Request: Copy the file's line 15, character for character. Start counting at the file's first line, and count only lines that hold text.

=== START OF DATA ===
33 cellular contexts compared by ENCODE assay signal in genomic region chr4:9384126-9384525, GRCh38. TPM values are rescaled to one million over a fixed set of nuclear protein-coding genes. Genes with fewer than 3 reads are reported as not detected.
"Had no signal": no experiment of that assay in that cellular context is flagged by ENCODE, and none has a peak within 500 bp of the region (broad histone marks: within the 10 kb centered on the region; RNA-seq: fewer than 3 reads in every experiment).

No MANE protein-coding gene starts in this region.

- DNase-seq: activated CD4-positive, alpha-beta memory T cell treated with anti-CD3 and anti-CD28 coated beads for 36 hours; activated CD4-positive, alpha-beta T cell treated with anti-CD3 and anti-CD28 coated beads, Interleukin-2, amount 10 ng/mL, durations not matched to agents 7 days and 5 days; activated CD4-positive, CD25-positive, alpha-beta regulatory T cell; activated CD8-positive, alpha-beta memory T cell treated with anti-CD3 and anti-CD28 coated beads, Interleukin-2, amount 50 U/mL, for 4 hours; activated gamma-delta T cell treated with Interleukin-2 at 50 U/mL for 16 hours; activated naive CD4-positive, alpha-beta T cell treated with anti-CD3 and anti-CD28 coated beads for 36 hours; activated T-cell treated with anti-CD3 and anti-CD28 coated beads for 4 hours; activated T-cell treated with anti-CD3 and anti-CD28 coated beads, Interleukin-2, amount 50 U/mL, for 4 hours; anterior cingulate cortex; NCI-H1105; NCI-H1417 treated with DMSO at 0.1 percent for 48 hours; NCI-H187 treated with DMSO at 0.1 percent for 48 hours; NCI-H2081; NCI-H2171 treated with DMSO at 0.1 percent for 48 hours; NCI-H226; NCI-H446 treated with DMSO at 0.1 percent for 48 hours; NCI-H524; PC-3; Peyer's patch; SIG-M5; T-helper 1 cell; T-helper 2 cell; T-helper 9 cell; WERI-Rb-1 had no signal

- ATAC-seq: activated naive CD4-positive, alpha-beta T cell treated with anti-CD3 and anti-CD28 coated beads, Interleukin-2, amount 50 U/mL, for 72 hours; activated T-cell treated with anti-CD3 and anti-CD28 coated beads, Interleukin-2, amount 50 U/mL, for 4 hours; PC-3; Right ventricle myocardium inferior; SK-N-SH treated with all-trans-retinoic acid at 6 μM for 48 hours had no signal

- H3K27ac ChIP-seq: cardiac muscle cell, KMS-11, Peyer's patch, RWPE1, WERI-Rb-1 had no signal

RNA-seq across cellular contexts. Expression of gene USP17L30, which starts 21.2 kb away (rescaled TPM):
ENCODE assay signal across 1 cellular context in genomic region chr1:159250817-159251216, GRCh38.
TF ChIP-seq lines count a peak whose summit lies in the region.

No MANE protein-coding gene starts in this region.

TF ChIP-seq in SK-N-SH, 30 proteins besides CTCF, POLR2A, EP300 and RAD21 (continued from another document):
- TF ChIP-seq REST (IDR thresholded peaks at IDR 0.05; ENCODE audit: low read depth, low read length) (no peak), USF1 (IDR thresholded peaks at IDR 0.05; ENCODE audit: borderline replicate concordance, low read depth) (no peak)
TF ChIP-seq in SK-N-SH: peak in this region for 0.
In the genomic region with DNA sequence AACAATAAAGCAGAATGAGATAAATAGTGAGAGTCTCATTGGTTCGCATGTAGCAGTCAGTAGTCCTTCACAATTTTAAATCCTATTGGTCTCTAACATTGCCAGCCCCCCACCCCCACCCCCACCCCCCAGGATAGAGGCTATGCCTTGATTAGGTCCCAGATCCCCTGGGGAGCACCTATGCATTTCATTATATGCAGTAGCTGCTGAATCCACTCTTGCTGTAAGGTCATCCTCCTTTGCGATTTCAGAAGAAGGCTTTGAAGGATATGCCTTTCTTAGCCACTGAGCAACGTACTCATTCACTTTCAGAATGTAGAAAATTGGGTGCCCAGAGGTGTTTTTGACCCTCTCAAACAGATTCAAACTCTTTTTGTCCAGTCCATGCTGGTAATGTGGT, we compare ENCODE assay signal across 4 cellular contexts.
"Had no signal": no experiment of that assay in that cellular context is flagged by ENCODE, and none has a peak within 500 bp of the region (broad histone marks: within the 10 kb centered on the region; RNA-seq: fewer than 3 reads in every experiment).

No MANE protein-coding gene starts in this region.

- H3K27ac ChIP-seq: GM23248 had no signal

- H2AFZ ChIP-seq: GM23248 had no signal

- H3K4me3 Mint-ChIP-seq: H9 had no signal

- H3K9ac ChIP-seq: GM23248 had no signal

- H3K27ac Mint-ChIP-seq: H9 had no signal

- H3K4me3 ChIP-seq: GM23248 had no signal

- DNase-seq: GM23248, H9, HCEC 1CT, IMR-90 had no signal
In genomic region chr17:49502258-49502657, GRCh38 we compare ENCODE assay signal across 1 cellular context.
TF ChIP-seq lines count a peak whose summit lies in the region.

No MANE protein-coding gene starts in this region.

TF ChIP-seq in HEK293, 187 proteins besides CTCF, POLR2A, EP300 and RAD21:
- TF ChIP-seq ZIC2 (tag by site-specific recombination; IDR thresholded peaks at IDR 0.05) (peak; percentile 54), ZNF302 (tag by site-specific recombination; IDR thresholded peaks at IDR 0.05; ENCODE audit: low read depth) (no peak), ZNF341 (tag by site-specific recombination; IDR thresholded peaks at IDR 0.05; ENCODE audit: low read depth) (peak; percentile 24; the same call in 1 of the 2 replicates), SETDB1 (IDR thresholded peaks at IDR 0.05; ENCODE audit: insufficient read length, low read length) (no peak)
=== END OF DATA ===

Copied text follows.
"Had no signal": no experiment of that assay in that cellular context is flagged by ENCODE, and none has a peak within 500 bp of the region (broad histone marks: within the 10 kb centered on the region; RNA-seq: fewer than 3 reads in every experiment).